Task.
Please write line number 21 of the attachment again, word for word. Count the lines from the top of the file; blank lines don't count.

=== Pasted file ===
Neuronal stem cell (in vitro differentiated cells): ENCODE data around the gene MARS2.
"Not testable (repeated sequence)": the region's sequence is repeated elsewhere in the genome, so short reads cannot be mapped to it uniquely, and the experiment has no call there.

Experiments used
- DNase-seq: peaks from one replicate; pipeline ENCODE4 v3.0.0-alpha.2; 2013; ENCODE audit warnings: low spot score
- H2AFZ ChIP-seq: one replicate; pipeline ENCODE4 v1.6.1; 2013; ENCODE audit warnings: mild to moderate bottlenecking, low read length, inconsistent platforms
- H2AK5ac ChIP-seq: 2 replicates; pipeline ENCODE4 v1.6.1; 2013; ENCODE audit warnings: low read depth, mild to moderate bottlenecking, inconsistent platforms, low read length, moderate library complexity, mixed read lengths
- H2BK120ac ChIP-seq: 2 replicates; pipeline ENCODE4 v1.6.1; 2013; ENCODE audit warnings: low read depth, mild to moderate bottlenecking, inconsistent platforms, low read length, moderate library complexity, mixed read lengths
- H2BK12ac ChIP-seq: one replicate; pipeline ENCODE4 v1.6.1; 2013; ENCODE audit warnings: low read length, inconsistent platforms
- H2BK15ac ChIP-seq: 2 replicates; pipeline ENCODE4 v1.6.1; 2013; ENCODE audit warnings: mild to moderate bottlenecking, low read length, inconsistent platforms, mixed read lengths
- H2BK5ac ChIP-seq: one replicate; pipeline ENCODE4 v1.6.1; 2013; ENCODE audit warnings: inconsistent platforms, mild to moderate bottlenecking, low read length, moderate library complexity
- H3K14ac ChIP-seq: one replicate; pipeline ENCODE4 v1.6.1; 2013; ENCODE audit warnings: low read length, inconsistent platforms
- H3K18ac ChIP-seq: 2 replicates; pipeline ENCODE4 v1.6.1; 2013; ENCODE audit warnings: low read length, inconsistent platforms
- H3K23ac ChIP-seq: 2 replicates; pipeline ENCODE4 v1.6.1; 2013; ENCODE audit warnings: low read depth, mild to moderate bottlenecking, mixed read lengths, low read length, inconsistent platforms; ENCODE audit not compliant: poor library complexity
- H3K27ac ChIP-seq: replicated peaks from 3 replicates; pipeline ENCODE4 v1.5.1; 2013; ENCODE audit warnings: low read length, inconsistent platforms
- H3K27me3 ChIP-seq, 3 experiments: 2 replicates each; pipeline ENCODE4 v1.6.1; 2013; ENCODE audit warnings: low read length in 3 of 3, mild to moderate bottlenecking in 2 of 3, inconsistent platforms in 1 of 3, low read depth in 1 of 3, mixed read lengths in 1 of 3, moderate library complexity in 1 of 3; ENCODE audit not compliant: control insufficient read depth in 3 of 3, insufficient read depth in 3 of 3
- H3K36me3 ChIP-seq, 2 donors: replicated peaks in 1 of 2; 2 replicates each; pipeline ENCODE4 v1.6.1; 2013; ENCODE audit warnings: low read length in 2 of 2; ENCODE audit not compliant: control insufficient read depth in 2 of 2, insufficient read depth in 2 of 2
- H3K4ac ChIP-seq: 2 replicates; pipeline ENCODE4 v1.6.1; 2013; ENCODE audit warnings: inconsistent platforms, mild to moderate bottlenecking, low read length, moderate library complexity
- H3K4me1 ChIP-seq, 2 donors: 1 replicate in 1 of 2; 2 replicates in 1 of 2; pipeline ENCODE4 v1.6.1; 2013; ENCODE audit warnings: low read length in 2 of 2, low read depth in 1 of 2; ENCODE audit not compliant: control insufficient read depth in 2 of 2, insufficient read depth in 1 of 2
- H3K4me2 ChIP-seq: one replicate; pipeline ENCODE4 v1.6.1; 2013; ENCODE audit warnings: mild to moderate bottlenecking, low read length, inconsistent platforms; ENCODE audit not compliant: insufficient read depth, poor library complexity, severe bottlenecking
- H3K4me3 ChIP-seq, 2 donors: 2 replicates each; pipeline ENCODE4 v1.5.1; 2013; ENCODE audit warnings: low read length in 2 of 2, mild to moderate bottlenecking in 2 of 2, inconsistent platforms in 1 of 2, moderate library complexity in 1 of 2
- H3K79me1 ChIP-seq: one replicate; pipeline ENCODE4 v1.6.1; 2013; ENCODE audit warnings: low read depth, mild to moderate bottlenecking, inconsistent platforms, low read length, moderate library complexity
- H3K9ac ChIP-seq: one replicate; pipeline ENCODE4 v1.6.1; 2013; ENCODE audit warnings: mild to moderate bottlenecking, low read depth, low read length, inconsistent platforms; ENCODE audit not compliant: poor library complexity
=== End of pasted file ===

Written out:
- H3K79me1 ChIP-seq: one replicate; pipeline ENCODE4 v1.6.1; 2013; ENCODE audit warnings: low read depth, mild to moderate bottlenecking, inconsistent platforms, low read length, moderate library complexity